HUSSAIN KHANWALA: Police arrested five more people Monday over a major child sex abuse scandal after a lawyer for the victims accused them of protecting culprits, while activists said the case was just the tip of the iceberg.
At least 280 children were filmed being sexually abused by a gang of 25 men who used the hundreds of videos they produced to blackmail the youngsters' parents, according to Latif Ahmed Sara, a lawyer and activist representing the victims.
Shahbaz Sharif, the chief minister of Punjab province where the abuse took place, has ordered an independent judicial inquiry and Prime Minister Nawaz Sharif has vowed stern action against those responsible.
The Lahore High Court, however, declined Sharif's request, saying police should continue their investigation, court spokesman Arif Javed told AFP.
“The judicial inquiry is required where facts are hidden, in this case police are already investigating and some of the accused have already been arrested,” Javed said.
The total number of suspects in custody stands at 12 following Monday's arrests.
The case has provoked expressions of outrage with local media suggesting a politically-influenced cover up in the works.
The village at the heart of the scandal, Hussain Khanwala, lies in the Punjab stronghold of the ruling Pakistan Muslim League-N (PML-N).
Sara accused the police of dragging their feet – some of the videos date back to 2007.
“The police are protecting the criminals, they are supporting them and have provided them an opportunity to escape the village,” Sara told reporters.
On Monday parliament's upper house, the Senate, passed a unanimous resolution condemning the abuse and demanding exemplary punishment for the culprits.
The head of Punjab's Child Protection Bureau, Saba Sadiq, described the case as “the largest child abuse scandal in Pakistan's history”.
But an initial police probe, carried out last week at the behest of the provincial government described the allegations as “baseless”, a conclusion immediately rejected by local media and rights activists.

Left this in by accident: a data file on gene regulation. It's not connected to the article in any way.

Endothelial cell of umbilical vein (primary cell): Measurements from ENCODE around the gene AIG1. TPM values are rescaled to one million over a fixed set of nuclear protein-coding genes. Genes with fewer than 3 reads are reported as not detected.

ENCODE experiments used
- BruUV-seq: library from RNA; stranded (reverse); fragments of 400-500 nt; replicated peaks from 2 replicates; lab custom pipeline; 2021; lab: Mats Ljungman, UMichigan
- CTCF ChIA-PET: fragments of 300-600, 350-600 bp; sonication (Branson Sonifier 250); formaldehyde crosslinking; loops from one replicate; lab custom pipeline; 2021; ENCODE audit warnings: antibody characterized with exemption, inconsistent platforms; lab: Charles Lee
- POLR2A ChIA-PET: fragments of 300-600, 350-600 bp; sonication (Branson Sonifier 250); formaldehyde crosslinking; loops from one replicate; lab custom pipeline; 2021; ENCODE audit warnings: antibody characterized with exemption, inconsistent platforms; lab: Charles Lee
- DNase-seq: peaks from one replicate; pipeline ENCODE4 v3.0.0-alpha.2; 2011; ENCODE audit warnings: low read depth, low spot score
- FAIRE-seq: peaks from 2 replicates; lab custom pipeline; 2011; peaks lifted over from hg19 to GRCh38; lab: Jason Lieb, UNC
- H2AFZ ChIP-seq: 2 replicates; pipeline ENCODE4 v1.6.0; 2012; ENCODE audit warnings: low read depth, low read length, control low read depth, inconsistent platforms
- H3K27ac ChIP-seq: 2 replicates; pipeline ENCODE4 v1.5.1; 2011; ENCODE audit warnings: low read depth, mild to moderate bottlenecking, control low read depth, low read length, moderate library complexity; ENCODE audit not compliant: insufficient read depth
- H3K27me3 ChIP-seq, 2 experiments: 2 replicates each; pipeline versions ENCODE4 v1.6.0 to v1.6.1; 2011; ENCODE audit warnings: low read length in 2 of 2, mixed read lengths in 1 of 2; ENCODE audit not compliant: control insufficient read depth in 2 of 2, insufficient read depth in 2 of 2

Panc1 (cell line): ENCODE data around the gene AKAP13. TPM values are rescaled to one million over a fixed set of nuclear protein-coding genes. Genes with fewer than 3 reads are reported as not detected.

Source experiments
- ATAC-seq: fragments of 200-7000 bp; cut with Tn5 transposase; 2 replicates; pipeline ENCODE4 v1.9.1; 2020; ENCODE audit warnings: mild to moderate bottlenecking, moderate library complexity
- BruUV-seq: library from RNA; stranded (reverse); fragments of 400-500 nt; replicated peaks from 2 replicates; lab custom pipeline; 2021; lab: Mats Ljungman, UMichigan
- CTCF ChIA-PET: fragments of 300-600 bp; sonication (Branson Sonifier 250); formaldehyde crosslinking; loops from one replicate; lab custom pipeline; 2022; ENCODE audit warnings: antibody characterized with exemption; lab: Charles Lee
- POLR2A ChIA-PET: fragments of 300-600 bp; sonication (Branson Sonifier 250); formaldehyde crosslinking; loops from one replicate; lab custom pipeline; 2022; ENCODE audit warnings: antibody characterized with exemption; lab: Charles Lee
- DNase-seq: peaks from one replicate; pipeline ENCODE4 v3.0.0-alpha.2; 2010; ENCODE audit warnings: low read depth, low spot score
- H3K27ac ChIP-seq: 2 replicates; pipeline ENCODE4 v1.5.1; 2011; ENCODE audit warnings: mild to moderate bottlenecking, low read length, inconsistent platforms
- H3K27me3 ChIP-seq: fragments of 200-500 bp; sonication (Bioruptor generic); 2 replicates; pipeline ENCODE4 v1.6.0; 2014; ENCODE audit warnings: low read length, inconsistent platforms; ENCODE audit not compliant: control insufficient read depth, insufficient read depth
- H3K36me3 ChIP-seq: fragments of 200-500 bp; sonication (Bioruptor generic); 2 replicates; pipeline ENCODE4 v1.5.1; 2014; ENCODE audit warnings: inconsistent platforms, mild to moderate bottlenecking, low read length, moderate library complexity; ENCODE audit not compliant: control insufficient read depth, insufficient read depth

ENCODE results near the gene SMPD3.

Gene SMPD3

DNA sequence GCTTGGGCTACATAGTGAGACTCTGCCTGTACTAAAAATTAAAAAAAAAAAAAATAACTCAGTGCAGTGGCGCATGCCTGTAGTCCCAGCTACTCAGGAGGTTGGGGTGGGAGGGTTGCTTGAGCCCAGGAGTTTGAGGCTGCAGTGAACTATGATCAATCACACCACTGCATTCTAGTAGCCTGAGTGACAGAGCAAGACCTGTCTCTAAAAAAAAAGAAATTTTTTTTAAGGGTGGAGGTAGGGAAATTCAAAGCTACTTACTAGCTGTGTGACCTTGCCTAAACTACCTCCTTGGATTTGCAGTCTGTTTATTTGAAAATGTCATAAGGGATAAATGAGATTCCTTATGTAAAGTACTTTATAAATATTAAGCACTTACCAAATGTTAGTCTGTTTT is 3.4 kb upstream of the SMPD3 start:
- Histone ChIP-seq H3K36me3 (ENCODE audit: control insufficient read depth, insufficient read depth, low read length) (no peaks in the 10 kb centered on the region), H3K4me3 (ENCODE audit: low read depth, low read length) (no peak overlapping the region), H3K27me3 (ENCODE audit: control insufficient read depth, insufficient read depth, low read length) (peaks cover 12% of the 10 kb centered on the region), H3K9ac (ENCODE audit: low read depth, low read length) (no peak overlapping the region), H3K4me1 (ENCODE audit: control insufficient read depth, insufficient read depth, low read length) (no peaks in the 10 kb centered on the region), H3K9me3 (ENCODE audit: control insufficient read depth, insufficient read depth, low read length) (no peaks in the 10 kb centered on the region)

District police chief Rai Baber Saeed told AFP that officers were doing their best to catch those responsible, but insisted there were no more than 30 victims and accused activists and media of exaggerating.
“Police have 30 video clips of the scandal involving 15 people. Seven of them have been arrested while four or five are on pre-arrest bail and the rest are absconders,” he told AFP before the latest arrests.
He described the case as an old one, dragged up recently by a group of villagers as a tactic in a dispute over the sale of some land.
The independent Human Rights Commission of Pakistan said the property dispute did not detract from the horror of the abuse and demanded a thorough and impartial investigation, voicing doubts over the judicial commission ordered by the Punjab chief minister.
The abusers allegedly tried to extort money from parents of victims, selling clips of the videos locally for 40 rupees each if they did not pay up.
“They made the video of my son in 2011 and we have been paying the blackmailers since then,” the mother of one of the victims told an AFP reporter.
Activists working to fight child sex abuse in Pakistan said the problem was widespread but difficult to quantify because victims were often unwilling to speak out.
The concept of family “honour” is very important in society and many people would be afraid of the “shame” it would bring to admit being the victim of a sexual assault.
Mumtaz Hussain from Sahil, Pakistan's leading campaign group working against child abuse, told AFP there were more than 3,500 registered cases last year – representing nearly 10 children a day being abused.
But he said the true figure was far higher, perhaps as many as 10,000.
“Very few are reported because the victims and families are shy to disclose the sexual offence against them because of cultural, social and religious barriers,” he said.
Rights activist Samar Minallah said the unwillingness to discuss it was making it easier for abuse to happen.
“It is important to break the silence and challenge the taboo around it,” Minallah told AFP.
“How can a child be safe if he knows that his parents, the culture and societal norms expect him to remain silent to uphold the family's 'honour'?”